Every time I hear a photographer state, “I’m a natural light photographer”, it can carry a suggestion that they are a more honest type of photographer, better attuned to reality, and purer in motive. What I hear is, “I haven’t learned to use my flash.” This may sound harsh but I can’t help it; right or wrong, I want to call them out on it. It is time to question why natural light shooting has, in many circles, become the more virtuous form of photography.
I guess I’ve always been different; I’ve never really yearned for a big studio space. As a freelance photographer, the majority of my clients require that I come to their location and shoot on-site. I have a strict organizational-mobile system to transport all my equipment which includes over 8 strobes, 2 scrims and a plethora of staging props and modifiers. I’m asked quite often about my studio and where I shoot all these incredible portraits and dramatic fashion editorials. The answer is easy; my living room.
Let's face it, it is about to be 2015. As in, 15 years after the change to the new millennium. We are firmly in what we used to call "the future" when I was a kid, and technology is overwhelming us with brutal amazingness every couple of weeks. The youth of today have no idea what life is like sans smartphones (read: access to almost every piece of information in the world at any time in your pocket) or social media platforms. To them, life is one big pile of over shared, overseen and overly celebrated schlock mixed in with useful bits of knowledge, and it is all taken for granted. The digital world isn't coming, it is here, and has been. So who in the right mind gives a crap about a printed photograph anymore?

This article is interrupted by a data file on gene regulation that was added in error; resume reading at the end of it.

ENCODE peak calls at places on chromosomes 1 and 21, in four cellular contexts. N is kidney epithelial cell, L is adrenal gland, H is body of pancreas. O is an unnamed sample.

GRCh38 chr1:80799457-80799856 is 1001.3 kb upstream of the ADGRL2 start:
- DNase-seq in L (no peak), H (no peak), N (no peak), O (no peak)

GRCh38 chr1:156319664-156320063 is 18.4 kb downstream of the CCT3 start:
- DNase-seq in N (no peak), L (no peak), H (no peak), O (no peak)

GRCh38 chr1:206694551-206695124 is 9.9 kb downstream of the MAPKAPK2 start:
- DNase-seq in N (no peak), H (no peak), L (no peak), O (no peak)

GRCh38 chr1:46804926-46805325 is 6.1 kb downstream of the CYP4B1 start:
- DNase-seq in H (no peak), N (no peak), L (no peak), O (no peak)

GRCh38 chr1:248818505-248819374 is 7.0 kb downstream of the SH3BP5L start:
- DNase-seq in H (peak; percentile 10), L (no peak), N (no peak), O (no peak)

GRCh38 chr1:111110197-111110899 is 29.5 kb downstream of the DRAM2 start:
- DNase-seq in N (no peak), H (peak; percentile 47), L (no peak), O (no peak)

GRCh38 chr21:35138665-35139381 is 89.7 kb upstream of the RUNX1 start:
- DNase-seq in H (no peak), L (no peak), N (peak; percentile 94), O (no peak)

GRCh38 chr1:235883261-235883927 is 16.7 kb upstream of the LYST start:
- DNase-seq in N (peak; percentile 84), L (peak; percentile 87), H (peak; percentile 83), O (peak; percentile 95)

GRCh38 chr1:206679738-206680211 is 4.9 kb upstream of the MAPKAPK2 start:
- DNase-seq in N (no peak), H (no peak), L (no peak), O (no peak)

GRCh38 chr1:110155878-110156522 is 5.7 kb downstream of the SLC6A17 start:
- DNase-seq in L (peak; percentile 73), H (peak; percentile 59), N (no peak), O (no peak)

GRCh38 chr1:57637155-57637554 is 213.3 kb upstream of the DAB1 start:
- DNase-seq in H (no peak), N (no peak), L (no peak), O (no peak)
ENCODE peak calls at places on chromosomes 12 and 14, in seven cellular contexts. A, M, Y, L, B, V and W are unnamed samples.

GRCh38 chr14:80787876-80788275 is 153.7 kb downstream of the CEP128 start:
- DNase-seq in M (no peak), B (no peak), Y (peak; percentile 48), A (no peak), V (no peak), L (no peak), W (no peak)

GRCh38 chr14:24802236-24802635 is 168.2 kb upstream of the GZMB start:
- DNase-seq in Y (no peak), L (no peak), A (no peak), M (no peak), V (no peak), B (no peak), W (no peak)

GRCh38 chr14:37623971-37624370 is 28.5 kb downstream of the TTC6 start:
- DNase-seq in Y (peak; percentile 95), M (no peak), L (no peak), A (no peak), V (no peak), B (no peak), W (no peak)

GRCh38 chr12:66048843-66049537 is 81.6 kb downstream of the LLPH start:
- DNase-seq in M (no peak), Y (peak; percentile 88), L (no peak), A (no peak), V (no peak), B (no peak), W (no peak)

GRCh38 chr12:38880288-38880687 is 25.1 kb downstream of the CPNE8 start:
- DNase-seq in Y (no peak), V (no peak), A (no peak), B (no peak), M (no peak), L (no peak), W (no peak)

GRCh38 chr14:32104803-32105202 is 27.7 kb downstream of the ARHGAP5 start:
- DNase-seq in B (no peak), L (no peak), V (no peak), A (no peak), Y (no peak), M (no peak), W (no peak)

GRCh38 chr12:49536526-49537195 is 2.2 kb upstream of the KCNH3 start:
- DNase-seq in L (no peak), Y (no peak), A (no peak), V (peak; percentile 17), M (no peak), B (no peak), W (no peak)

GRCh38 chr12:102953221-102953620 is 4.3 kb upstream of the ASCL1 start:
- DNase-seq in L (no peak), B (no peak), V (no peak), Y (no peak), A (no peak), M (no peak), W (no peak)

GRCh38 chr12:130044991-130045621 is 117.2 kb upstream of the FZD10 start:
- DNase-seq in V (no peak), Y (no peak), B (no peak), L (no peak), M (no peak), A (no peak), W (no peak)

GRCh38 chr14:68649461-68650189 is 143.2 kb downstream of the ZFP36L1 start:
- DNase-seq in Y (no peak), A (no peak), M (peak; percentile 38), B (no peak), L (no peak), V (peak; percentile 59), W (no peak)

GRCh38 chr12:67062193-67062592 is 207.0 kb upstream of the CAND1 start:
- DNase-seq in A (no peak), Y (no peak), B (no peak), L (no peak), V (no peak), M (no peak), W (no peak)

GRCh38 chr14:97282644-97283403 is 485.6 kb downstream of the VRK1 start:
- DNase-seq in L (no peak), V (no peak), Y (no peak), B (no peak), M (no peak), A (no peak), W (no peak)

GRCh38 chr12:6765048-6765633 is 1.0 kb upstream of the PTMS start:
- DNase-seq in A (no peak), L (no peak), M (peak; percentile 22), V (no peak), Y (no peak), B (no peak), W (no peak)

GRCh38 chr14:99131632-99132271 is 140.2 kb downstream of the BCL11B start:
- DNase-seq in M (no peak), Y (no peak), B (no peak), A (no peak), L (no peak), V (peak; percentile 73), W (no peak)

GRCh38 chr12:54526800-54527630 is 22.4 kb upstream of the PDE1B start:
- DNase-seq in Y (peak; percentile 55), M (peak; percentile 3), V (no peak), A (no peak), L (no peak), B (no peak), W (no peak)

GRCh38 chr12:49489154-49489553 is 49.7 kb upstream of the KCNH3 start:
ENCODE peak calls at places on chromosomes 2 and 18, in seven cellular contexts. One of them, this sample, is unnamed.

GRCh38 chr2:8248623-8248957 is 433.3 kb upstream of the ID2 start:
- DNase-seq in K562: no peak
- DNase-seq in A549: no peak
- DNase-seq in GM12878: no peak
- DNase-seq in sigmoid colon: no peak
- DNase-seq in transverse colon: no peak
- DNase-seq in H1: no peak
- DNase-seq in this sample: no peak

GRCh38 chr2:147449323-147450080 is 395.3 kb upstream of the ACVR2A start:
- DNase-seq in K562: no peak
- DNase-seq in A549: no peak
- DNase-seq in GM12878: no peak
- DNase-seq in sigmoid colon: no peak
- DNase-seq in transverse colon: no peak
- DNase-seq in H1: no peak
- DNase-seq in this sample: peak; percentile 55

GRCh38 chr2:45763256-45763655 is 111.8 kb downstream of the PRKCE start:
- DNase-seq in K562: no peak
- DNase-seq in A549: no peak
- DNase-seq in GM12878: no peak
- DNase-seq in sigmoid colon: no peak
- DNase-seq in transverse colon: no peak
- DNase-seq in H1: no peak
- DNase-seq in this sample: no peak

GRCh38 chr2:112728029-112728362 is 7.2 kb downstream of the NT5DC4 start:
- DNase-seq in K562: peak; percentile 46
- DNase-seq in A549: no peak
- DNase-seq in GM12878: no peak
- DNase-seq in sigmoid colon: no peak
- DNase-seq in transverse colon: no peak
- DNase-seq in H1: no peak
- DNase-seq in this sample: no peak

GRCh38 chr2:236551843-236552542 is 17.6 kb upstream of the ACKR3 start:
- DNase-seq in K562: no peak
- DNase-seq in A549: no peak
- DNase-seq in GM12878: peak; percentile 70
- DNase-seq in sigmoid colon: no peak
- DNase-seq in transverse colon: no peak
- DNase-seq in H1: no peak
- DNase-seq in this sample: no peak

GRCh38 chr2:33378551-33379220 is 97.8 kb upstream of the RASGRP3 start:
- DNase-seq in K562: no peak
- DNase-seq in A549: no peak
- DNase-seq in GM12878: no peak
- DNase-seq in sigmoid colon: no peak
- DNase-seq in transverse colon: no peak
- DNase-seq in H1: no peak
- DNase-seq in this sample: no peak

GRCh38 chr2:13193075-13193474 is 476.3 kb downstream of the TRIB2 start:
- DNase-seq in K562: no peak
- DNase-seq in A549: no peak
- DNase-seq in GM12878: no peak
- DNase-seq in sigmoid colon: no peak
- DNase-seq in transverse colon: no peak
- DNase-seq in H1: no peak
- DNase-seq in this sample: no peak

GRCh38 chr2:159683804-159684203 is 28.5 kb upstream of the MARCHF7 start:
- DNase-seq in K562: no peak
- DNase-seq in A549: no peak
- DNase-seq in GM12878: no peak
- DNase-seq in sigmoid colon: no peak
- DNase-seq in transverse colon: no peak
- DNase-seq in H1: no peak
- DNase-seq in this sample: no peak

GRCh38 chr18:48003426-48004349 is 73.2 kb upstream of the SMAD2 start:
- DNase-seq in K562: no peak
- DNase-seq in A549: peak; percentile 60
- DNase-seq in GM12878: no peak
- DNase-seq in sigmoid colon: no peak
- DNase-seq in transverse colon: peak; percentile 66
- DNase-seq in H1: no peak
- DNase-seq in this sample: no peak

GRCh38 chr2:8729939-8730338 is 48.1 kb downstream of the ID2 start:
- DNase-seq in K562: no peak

People often forget that all successful photographers started from the bottom. This knowledge should be an aspiring photographer's motivation that fuels every action and re-touch. Each person has the ability to exceed beyond expectations; to set goals and reach them. In the future, you may look back at your work with embarrassment. Remembering where you started from should be a source of pride. The growth of 20 popular photographers in their retouching skills might be the greatest source of inspiration.